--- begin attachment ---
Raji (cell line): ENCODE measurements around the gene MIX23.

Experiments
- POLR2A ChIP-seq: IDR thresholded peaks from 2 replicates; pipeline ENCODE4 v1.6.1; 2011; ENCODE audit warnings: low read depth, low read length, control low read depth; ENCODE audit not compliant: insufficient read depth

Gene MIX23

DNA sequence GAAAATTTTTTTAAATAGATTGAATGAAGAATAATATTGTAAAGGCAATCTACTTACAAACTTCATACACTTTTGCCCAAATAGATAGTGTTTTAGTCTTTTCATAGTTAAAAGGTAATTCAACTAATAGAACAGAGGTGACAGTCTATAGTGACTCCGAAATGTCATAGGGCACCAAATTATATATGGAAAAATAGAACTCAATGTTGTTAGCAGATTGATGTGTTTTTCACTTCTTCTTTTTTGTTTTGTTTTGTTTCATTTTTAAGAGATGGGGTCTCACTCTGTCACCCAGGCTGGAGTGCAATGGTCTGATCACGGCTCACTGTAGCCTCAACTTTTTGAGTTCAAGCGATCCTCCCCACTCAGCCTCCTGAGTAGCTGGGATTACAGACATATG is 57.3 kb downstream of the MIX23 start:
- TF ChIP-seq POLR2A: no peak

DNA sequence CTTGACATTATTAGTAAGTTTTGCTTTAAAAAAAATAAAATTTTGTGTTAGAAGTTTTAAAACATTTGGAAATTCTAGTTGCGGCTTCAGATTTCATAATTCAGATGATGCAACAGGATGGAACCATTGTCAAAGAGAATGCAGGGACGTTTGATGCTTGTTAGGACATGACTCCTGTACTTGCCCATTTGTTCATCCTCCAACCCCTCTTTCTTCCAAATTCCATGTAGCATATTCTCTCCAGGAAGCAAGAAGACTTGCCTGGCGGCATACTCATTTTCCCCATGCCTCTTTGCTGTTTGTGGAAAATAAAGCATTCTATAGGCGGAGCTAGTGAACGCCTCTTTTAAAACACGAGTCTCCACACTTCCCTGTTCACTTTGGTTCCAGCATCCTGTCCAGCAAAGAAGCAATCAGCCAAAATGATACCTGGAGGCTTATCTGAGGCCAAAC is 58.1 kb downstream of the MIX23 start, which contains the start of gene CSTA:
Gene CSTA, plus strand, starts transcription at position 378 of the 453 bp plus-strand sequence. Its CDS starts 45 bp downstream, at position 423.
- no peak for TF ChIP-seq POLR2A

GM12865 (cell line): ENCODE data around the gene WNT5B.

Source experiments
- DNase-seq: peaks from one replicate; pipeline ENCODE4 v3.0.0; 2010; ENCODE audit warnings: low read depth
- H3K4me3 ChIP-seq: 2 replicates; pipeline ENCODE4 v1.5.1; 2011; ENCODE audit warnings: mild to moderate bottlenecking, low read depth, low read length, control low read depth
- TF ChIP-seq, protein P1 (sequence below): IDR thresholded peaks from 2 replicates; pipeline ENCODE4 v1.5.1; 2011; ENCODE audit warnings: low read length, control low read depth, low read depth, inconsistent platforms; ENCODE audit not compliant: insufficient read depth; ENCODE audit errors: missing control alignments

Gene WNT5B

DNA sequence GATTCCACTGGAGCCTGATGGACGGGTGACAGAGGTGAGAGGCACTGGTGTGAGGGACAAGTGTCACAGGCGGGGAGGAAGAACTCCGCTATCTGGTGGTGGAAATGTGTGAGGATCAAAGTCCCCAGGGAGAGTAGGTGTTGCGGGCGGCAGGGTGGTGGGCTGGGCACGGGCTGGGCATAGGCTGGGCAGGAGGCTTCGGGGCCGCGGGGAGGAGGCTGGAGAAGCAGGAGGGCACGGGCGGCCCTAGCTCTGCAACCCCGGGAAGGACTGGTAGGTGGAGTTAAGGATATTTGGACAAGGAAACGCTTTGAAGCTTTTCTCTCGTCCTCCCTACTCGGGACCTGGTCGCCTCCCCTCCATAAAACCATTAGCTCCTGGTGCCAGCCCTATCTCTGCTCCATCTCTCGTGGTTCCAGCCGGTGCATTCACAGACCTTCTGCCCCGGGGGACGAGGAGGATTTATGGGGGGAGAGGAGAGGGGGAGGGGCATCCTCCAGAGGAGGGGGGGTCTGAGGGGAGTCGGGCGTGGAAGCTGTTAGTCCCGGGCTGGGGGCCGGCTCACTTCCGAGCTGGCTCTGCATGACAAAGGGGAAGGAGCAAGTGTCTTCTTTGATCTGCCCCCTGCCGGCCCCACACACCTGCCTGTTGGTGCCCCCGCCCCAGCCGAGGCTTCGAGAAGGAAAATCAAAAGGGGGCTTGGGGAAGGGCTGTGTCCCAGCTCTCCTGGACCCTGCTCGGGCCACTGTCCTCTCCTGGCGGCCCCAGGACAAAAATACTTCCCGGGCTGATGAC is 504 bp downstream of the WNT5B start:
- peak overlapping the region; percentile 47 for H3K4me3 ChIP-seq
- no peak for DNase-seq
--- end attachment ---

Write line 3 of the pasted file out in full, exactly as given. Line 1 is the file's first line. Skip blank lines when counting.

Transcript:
- POLR2A ChIP-seq: IDR thresholded peaks from 2 replicates; pipeline ENCODE4 v1.6.1; 2011; ENCODE audit warnings: low read depth, low read length, control low read depth; ENCODE audit not compliant: insufficient read depth